Wind Turbine

US Wind announced last week that it plans to install 82 wind turbines offshore, with the closest coming 13 miles from the coast, in its effort to provide green energy to the Delmarva Peninsula.

PSC takes more testimony on offshore turbine location

Despite pleas from local officials to push a proposed wind farm further off the coast of Ocean City, droves of people spoke in favor of the initiative to create clean energy during the first of two virtual public hearings on the matter held by the Maryland Public Service Commission on Tuesday night.

Ocean City Mayor Rick Meehan has reiterated his staunch opposition to U.S. Wind’s plan to create a 104-wind turbine farm that comes as close as 13 miles from the coastline.

His main concerns were a horizon blighted by the tall wind turbines that would not only create an eyesore visitors will have to look at,  but also a view that will hurt tourism and property values.

During the hearing on Tuesday, Meehan told the commission that the city supports clean energy and the jobs it can create but pointed to places like Virginia Beach and the Outer Banks where wind farms are more than 20 miles from shore.

He questioned the need to rush the installation of the turbines with so many unanswered questions, suggesting the project be halted until the leased underwater lands can be pushed back.

“It’s clearly a benefit to all Marylanders but should not come at an expense ... to Ocean City,” he said. “We only get one chance to get this right, and this is your chance.”

Joining his sentiments were Sen. Mary Beth Carozza, who also asked the PSC to pause and hold off on approving the wind projects until Ocean City’s beach and horizon were protected.

City Engineer Terry McGean said he attended a hearing in January 2020 regarding the increase of the size of the turbines, which are currently set to be 850 feet tall, with blades as tall as the Statue of Liberty.

During the hearing in 2020, McGean said, U.S. Wind told the PSC the change from 8 megawatt turbines to 12 megawatt turbines was a good thing. At the time, McGean warned people that U.S. Wind was planning to construct more turbines than initially proposed, after seeing renderings with 61 turbines.

“People who saw those renderings were shocked,” McGean said, adding that even in his worst nightmare, he could never imagine 104 turbines. “Reject the U.S. Wind bids and don’t award anymore ORECS [Offshore Renewable Energy Certificates]” he said.”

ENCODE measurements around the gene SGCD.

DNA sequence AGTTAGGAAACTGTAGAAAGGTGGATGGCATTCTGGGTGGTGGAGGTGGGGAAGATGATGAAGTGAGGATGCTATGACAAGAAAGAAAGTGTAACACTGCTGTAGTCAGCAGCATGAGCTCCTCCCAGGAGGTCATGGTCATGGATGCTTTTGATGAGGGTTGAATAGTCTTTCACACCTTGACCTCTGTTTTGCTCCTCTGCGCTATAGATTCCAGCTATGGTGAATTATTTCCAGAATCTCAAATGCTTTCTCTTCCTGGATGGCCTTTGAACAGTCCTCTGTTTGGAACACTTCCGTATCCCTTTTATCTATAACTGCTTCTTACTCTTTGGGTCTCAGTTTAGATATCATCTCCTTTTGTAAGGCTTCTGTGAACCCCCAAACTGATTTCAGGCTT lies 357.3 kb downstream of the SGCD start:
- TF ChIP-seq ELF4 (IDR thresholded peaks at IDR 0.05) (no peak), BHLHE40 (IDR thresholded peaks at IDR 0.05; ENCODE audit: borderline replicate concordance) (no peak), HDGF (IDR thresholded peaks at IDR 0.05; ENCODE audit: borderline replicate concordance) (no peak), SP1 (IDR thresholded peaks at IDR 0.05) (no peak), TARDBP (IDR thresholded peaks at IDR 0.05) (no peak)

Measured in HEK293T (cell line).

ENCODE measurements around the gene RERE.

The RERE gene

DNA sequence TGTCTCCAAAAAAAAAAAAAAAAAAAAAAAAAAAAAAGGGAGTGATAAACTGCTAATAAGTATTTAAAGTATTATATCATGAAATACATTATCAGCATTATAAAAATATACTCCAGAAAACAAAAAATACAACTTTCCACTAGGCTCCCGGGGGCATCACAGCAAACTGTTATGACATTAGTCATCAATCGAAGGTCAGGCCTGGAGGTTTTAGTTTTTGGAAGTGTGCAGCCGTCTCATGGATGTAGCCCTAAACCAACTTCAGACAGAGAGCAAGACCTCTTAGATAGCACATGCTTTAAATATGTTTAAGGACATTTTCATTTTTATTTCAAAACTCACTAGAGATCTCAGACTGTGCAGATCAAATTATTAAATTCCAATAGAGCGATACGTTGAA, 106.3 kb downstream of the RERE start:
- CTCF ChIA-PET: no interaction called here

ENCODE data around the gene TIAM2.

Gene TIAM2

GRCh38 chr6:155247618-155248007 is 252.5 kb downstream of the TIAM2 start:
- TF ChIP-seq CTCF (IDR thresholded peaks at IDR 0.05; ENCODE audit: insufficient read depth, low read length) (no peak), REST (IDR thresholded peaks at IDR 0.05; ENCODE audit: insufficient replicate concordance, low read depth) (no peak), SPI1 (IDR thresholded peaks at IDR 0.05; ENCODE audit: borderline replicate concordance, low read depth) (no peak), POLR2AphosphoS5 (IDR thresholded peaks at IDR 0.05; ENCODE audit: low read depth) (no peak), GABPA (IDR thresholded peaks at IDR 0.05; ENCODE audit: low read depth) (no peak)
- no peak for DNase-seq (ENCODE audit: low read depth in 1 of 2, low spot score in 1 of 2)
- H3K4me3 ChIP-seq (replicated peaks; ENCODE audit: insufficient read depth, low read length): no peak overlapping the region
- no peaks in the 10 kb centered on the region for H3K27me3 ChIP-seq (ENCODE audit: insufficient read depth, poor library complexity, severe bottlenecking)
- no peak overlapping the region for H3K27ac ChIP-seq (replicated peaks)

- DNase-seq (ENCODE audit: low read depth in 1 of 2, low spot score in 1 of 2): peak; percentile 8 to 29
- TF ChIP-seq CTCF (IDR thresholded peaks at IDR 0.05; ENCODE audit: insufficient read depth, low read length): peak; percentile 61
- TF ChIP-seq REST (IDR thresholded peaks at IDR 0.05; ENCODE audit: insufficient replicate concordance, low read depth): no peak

But unlike Carozza, Meehan and McGean, most people who spoke during the public hearing favored of the offshore wind projects, including Jen Aiosa, the chief sustainability officer in Baltimore County.

“We support the expansion of offshore wind projects in Maryland,” she said. “It’s about more than any single proposed project. Moving forward ... will have positive ripple effects throughout Maryland.”

Rehoboth resident Charlie Garlow told the commission he looks forward to seeing more wind turbines offshore because they will save money for Marylanders and create jobs. If the lease areas were to be pushed further offshore, the Bureau of Ocean Energy Management, or BOEM, would have to find space and figure out how to work around shipping lanes, he said, and if people are so concerned about appearances, they should be concerned about the banner planes and rusty container ships bringing goods from China.

Ocean City resident Cherie McNett said she supports the wind projects and thinks the angst against the projects is misplaced.

McNett did not think the farm would be a blight on the horizon, and if anything, they will be far less intrusive than the banner planes that tug banners back and forth along the beach.

But on top of that, McNett painted Ocean City as anti-green, saying it lacked a recycling program and now opposes wind energy.

Another person in favor of the wind turbines was Cindy Dillon of Ocean Pines, who urged the commission to approve the projects.

“This should not become a political football,” she said. “We have an opportunity to show our country, even the world, that we want to do our part.”

Over 50 people spoke during the public hearing on Tuesday.

The PSC planned to hold a second public hearing on the wind farms on Thursday, Sept. 30 at 6 p.m.

Both public hearings can be found by visiting the Maryland Public Service Commission’s YouTube channel at

This story appears in the print version of Ocean City Today on Oct. 1, 2021.

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